The most significant change between pre-1978 China and the current state of affairs is best summed up in two words: wealth and poverty. China is much richer than it was back then and hundreds of millions of people have been lifted out of poverty. Surely this must count for something, a counterbalance to at least some of the perceived problems with modern Chinese society? Simply saying that “we are richer,” in a broad sense, does not pay adequate homage to the massive alleviation of poverty, and suggests that all the benefits of economic development have been enjoyed by a relatively small number of individuals.
Given China’s rapid economic and societal changes and current income gap problem, perhaps no one should be surprised if many look backward with nostalgia and ignore the problems of the past. All societies that undergo rapid change face this problem and react in a similar manner. Just within the past couple of generations, we’ve seen tremendous social change brought about by technological innovation (e.g. televisions, computers, telecom). In Western history, one can easily go back further to times of catastrophic upheaval (e.g. the Black Death); the literature from the time is chock full of people questioning their culture, religion, political structure — virtually all of society’s institutions.
Part of me therefore wants to say that of course many people are questioning the results of such fundamental change, and of course there will be some who give it a thumbs down, or at least contend that change has come at a high price. Perhaps this view could even be supported by data, but again we have the problem of defining the problem.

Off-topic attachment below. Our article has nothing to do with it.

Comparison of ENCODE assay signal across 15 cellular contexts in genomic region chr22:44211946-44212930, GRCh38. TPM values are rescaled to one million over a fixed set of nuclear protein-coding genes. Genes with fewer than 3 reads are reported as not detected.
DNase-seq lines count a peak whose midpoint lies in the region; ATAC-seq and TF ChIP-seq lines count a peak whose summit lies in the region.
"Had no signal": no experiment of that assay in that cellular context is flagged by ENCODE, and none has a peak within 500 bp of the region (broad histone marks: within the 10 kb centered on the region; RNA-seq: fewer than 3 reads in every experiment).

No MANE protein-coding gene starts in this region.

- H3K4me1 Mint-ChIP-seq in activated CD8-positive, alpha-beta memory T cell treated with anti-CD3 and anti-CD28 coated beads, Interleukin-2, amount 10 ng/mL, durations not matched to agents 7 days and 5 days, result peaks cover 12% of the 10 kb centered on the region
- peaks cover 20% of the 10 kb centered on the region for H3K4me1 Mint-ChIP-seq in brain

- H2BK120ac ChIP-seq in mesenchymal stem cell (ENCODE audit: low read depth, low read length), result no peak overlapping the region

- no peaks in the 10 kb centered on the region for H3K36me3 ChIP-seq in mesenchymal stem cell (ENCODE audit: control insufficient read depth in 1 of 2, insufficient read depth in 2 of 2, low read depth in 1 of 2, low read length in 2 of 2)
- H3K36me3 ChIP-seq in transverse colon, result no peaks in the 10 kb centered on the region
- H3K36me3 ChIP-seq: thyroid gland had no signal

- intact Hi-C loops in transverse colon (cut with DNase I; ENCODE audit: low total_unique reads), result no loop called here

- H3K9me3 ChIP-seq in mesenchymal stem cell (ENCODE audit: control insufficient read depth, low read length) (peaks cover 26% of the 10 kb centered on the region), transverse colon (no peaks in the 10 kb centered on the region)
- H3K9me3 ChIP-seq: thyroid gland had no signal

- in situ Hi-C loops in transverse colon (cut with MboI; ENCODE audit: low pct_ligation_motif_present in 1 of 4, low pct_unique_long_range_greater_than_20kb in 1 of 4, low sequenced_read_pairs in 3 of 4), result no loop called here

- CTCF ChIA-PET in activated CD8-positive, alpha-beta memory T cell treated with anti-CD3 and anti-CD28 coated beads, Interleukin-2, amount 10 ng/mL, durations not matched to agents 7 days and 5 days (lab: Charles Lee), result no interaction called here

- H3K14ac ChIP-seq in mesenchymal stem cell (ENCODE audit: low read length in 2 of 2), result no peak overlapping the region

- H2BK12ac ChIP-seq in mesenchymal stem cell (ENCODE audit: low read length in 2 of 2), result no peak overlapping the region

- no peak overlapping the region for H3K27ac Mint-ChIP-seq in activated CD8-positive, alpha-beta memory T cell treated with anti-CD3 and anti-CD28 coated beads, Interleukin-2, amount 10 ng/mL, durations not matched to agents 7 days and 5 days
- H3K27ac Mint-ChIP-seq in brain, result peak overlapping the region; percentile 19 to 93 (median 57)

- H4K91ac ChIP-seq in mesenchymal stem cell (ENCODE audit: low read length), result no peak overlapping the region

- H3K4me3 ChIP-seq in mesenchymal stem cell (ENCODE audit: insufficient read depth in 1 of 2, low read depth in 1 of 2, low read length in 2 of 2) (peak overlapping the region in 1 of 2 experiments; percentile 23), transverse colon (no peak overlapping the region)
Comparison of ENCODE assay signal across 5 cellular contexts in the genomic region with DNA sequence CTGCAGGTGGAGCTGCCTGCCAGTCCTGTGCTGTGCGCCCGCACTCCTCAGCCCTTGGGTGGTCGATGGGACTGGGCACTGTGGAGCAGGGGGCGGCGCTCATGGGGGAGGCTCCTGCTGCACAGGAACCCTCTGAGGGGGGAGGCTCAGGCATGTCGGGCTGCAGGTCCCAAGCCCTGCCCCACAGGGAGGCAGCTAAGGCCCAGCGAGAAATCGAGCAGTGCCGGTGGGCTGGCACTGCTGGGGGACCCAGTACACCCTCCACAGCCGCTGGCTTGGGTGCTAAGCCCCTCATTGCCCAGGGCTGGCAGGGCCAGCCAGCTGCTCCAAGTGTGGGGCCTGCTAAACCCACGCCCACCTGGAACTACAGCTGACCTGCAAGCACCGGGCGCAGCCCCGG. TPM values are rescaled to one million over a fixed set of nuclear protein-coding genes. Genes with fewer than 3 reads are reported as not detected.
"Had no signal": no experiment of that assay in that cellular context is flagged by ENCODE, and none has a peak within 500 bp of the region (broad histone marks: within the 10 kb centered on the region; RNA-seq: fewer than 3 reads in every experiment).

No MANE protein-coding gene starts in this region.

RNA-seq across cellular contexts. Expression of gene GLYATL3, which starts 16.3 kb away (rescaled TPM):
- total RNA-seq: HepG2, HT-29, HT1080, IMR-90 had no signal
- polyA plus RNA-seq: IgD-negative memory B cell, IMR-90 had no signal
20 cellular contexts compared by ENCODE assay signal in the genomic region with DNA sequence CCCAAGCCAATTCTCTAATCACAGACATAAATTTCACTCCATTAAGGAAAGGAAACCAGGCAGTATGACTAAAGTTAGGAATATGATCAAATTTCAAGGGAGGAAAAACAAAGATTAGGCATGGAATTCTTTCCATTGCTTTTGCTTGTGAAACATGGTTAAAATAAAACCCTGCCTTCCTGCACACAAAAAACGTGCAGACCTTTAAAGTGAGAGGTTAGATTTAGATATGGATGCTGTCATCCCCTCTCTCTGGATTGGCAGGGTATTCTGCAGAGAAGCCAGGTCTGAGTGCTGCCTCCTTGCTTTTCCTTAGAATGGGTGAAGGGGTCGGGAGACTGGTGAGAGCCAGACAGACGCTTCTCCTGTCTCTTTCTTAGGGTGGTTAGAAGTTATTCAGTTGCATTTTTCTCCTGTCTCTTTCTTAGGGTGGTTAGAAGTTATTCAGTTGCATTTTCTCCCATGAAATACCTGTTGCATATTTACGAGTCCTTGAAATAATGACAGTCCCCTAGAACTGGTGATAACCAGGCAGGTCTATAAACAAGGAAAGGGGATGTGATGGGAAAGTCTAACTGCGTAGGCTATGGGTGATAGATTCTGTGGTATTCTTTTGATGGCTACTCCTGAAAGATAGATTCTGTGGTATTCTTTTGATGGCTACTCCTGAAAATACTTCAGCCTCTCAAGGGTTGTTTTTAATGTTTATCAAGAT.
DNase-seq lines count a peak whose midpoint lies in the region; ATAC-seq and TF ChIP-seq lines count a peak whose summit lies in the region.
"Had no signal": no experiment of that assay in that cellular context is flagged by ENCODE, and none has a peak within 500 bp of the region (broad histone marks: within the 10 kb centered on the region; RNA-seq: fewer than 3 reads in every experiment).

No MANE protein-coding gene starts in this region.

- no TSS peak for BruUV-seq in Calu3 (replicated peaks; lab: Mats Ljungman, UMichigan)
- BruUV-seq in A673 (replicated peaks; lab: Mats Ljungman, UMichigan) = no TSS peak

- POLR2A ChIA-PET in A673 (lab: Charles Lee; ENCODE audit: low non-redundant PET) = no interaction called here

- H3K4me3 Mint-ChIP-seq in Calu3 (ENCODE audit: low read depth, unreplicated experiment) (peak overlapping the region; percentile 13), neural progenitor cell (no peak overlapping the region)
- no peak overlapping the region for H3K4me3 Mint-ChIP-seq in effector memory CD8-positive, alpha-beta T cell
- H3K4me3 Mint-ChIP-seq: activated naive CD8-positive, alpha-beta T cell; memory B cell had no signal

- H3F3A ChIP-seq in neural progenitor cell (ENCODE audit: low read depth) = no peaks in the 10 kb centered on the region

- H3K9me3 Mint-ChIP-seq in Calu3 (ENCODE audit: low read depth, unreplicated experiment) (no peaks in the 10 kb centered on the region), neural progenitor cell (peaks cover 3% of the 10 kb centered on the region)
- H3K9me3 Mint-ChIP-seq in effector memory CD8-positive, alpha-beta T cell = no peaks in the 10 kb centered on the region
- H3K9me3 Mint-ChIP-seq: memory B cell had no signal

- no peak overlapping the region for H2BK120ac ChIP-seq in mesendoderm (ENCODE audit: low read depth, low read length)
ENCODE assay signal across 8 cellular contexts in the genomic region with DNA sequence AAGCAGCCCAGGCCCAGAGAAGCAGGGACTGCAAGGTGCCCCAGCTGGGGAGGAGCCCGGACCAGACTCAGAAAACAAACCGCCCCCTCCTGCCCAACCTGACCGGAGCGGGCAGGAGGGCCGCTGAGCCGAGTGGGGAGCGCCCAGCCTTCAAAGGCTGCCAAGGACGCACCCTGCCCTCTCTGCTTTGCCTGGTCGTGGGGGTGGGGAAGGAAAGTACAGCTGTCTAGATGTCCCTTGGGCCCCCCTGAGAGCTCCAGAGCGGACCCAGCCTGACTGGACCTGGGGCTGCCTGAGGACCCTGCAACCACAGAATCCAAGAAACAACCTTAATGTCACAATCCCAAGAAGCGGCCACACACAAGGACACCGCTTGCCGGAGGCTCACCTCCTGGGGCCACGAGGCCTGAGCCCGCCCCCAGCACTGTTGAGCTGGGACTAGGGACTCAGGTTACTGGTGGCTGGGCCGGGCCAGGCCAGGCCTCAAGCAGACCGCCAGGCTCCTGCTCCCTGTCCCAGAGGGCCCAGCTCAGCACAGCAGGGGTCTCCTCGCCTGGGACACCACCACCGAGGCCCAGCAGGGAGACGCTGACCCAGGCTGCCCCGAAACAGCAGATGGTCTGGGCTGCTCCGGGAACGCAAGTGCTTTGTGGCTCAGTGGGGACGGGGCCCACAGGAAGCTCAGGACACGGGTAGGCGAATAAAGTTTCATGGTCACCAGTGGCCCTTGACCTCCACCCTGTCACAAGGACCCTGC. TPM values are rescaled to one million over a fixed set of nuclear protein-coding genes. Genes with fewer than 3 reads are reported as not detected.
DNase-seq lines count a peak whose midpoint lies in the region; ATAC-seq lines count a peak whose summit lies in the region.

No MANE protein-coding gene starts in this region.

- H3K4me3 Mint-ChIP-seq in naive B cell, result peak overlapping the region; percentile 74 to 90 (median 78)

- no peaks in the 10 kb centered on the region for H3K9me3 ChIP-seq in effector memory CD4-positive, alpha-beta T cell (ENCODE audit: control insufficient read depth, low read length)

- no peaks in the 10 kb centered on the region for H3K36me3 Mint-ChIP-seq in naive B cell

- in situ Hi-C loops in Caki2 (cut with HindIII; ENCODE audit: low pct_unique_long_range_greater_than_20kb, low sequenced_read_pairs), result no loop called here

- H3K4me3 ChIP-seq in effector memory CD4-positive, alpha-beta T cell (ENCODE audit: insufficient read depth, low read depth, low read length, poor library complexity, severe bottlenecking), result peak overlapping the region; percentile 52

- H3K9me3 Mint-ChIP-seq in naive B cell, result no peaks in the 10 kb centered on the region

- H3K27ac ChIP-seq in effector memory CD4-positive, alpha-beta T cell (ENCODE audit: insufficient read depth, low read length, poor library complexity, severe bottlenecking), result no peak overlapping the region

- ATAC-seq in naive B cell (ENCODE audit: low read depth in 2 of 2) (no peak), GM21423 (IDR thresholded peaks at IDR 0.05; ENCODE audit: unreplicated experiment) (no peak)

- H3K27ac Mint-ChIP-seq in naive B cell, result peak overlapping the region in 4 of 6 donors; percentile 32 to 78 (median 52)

If we found, as I suspect we would, that crime is higher in China in 2010 than it was in 1980, would that be an indictment of modern society or is that a price everyone is willing to pay?
What if it was determined that a higher incidence of fake or unsafe products, including food, is on the market now than there used to be? Would it be reasonable to blame China’s modern capitalist economy or again, is this something we have to deal with in the short term?
As I suspected, I am asking more questions than providing answers in taking on this topic. As I don’t think there are any answers (remember, we probably cannot even agree on definitions), this is pretty much how I expected this post to go.
However, I will end here with one final thought. When I hear people complain that China’s society has coarsened over time, that people used to respect each other more in years past, I tend to think that all this is just a normal transition. China has made great strides in the past 20+ years, and in many ways, things are a lot better for most people. On the other hand, that progress has not been perfectly linear, nor has everyone benefited equally.
If Huang Hung and others are correct, and China’s respect for life has been harmed by the excesses of capitalism, this does not mean that such problems will not be dealt with in the near future by a more aggressive regulatory state. Many of the recent scandals involving fake or shoddy products (e.g. the melamine milk scandal), violent crime, and even animal cruelty are all arguably examples of capitalism gone awry. In each case, however, a stronger regulatory state might be the answer.